Allergies Rhinitis Symptoms

is characterized by an itchy nose, sneezes, nasal obstruction and rhinorrhea.

AR is caused by an allergic response to outdoor or indoor allergens, such as pollen, mites or pet dander. Some people with AR have symptoms of year-round, whereas for others the symptoms get worse at certain times of the year, usually in spring, summer or autumn.

AR is not a life-threatening disease, but it is classified as a major chronic respiratory disease because of its high prevalence and impact on quality of life.

AR and asthma frequently co-exist and moreover, AR is a significant risk factor for asthma.

Diagnosis of AR is typically performed in the primary care setting, with an examination of the patient’s history of typical nasal and ocular symptoms.

Further clarification of the cause of allergy can be achieved through a skin test in which the patient is injected with small amounts of common allergens to identify the triggers. Testing for AR is undertaken to determine the presence of allergen-specific IgE and also to confirm which allergens are relevant to the symptoms.

Untreated allergic rhinitis can lead to more serious diseases in the upper and lower airways. It is often associated with asthma, nasal polyps, sinusitis and otitis media.

First-line treatment for AR consists of the identification and avoidance of provoking allergens, together with the use of decongestants and second-generation antihistamines, while second-line therapy includes corticosteroids (intranasal/ oral/ injected), LTAs (Leukotriene antagonists) and anticholinergics.

Immunotherapy constitutes the third line treatment for AR but is seldom prescribed due to its cost. All of the above treatment cause side effects.

Allergic Conjunctivitis

Allergic conjunctivitis is inflammation of the conjunctiva (the membrane covering the white part of the eye) due to allergy and is very common, especially during the allergy season. Allergic conjunctivitis affects up to 40% of the general population and is a frequent clinical problem for ophthalmic and allergic practices.

Symptoms usually consist of low-grade ocular and periocular itching (pruritus), tearing (epiphora), burning, stinging, photophobia, and watery discharge. Redness and itching seem to be the most consistent symptoms. Although symptoms persist throughout the allergy season, they are subject to exacerbations and remission, depending on the weather and the patient's activities. Symptoms are generally worse when the weather is warm and dry; cooler temperatures and rain tend to alleviate symptoms.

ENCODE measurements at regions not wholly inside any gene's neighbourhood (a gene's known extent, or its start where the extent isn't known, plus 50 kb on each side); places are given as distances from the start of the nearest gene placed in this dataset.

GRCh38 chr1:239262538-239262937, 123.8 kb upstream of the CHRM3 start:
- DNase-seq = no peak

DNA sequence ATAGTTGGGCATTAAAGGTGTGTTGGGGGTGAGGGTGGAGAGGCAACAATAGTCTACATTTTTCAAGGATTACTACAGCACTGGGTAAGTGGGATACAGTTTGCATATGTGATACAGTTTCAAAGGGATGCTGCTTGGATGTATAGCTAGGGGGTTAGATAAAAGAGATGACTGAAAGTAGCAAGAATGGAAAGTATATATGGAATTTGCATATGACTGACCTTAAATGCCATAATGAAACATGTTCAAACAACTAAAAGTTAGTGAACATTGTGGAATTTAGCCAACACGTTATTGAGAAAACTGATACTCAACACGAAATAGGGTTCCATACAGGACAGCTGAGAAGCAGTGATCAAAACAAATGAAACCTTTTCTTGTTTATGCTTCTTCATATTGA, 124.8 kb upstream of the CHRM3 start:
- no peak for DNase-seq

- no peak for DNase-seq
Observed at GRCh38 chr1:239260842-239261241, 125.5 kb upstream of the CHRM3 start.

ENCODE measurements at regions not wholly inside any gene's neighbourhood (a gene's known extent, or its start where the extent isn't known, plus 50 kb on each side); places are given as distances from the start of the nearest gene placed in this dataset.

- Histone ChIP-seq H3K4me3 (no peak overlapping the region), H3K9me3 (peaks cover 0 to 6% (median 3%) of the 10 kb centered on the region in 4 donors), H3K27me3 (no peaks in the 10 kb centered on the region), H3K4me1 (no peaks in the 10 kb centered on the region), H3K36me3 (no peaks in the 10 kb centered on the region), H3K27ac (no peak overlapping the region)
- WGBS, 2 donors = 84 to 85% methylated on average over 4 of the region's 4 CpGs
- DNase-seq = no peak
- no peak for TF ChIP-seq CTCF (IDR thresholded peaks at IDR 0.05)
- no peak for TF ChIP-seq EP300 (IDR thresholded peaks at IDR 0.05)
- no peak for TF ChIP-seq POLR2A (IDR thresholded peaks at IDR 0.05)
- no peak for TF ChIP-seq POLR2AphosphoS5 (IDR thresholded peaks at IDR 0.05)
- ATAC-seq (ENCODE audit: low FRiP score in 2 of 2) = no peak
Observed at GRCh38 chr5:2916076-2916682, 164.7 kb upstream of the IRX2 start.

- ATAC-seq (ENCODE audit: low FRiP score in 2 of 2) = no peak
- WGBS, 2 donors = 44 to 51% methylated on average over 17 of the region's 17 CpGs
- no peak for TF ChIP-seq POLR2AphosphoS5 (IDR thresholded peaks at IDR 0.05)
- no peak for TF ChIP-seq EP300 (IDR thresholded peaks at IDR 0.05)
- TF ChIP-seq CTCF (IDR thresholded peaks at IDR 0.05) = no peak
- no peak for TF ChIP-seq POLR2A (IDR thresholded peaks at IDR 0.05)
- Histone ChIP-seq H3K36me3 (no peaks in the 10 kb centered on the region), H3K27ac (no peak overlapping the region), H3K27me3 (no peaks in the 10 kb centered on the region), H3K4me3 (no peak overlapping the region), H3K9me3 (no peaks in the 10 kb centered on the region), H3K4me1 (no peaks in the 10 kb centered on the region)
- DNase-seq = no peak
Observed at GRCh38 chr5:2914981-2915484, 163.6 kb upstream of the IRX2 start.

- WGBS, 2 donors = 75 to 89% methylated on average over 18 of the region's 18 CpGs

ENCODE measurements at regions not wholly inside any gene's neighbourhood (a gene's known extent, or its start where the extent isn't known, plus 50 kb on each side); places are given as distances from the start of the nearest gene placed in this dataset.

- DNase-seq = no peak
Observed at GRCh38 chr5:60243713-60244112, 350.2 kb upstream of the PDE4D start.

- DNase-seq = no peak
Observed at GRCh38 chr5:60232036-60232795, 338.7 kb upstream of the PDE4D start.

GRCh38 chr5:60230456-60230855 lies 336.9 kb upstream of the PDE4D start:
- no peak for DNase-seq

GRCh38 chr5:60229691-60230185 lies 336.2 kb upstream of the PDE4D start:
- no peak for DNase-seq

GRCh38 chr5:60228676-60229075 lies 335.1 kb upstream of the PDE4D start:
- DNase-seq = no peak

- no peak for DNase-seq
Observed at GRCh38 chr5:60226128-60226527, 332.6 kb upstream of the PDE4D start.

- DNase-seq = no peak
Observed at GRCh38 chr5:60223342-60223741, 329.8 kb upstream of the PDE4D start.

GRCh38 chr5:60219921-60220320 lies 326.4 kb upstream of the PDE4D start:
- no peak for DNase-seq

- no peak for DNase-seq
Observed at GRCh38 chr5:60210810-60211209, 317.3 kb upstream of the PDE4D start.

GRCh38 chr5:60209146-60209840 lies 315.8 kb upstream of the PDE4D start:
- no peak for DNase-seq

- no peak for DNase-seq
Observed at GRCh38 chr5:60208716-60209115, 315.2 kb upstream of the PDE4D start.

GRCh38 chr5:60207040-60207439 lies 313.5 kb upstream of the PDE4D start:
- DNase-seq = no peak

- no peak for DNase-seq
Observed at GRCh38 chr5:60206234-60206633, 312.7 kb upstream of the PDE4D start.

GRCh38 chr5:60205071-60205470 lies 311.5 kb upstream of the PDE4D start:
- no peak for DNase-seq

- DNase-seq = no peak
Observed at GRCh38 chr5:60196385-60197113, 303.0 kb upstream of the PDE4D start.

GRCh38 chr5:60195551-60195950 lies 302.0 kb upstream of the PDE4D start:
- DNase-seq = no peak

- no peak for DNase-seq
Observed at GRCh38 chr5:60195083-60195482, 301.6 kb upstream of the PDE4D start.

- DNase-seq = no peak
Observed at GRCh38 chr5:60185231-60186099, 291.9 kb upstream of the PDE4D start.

Mast cell mediated allergic response mechanisms.

Over-the-counter antihistamine pills and eye drops are often used for short-term treatment of eye allergy symptoms. However, prolonged use of some eye drops may actually make your symptoms worse.,br>
Corticosteroid eye drops are effective, but they often have side effects, even when used only for a short time, such as glaucoma (increased ocular pressure), cataracts and infection.

Symptoms Seasonal Allergy

Socioeconomic costs rise with the incidence of allergic diseases.

  • Direct costs include interference with breathing during day or night, emergency department visits, and hospitalizations.
  • Indirect costs include time lost from work, lower productivity, and premature death.
  • The quality of life of patients with allergic diseases is greatly reduced.

Environmental factors increase the impact of chronic allergic disease.

  • Allergic problems will increase further with environmental changes such as air pollution and ambient temperature increases that affect pollen counts and the presence or absence of stinging insects and molds associated with allergic diseases.
  • Exposure to outdoor/indoor pollutants has been associated with new onset of asthma, asthma complications, rhinitis, rhinoconjunctivitis, acute respiratory infections, increase of anti-asthmatic drug use, and hospital admissions for respiratory symptoms.
  • Other factors include exposure to environmental tobacco smoke, early life respiratory viral infections, certain drugs, and stress.

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